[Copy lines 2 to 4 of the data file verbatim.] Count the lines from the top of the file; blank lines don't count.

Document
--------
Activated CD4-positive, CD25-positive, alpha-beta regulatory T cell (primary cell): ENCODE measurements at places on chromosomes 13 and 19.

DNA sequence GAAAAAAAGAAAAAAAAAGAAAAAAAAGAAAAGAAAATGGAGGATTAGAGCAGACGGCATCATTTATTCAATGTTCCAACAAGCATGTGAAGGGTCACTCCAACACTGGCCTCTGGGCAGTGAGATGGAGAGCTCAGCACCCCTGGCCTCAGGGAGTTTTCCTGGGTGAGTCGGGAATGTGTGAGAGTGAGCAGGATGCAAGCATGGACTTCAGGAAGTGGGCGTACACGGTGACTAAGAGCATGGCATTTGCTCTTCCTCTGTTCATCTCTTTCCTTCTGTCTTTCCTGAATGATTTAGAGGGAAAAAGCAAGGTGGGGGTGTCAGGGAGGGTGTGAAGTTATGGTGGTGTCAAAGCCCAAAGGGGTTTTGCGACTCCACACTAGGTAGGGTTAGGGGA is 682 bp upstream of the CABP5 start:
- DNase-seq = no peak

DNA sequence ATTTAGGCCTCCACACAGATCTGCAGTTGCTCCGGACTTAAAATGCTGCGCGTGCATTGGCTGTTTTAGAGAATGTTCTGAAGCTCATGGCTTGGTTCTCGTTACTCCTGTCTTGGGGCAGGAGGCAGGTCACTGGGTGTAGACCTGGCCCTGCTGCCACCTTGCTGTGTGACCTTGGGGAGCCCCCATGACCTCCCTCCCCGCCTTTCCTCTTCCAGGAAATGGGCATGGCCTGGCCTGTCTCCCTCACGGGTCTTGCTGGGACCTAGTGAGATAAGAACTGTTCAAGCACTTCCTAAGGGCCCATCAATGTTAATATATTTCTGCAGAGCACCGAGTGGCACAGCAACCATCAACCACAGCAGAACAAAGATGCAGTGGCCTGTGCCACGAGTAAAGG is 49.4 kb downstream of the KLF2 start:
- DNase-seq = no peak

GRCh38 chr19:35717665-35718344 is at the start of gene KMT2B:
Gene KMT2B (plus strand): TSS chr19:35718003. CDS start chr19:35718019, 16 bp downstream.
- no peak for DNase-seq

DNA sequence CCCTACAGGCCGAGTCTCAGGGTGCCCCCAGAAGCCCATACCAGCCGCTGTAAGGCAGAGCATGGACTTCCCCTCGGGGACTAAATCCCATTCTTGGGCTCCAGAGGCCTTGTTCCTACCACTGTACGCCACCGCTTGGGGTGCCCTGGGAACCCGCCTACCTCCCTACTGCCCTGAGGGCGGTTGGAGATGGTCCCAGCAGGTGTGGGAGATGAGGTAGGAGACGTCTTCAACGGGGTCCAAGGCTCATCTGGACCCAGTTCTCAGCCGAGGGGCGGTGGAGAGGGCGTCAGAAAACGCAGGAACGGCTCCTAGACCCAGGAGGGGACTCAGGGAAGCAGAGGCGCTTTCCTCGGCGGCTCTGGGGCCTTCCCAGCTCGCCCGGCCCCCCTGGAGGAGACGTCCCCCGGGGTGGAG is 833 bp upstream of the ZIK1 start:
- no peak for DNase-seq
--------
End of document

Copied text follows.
DNA sequence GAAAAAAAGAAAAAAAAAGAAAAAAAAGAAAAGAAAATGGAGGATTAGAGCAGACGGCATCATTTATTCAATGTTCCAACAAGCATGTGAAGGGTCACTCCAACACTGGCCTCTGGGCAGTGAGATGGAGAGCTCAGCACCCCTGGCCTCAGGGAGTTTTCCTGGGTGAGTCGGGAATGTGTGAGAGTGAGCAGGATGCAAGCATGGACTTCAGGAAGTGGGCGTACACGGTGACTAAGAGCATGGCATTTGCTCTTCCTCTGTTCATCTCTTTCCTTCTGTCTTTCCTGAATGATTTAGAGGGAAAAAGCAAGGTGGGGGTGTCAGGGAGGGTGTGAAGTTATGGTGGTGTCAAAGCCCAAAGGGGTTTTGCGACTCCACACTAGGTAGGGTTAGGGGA is 682 bp upstream of the CABP5 start:
- DNase-seq = no peak

DNA sequence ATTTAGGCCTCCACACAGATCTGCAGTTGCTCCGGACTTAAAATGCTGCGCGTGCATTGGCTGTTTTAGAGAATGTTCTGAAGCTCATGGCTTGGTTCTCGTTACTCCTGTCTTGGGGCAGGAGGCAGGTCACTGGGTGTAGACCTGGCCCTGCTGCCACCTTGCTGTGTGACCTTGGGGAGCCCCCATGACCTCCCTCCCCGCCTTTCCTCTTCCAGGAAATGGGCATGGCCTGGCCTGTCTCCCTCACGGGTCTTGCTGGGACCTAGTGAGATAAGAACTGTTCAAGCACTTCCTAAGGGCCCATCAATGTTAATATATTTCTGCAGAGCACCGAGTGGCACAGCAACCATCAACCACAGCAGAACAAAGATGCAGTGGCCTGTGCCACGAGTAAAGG is 49.4 kb downstream of the KLF2 start: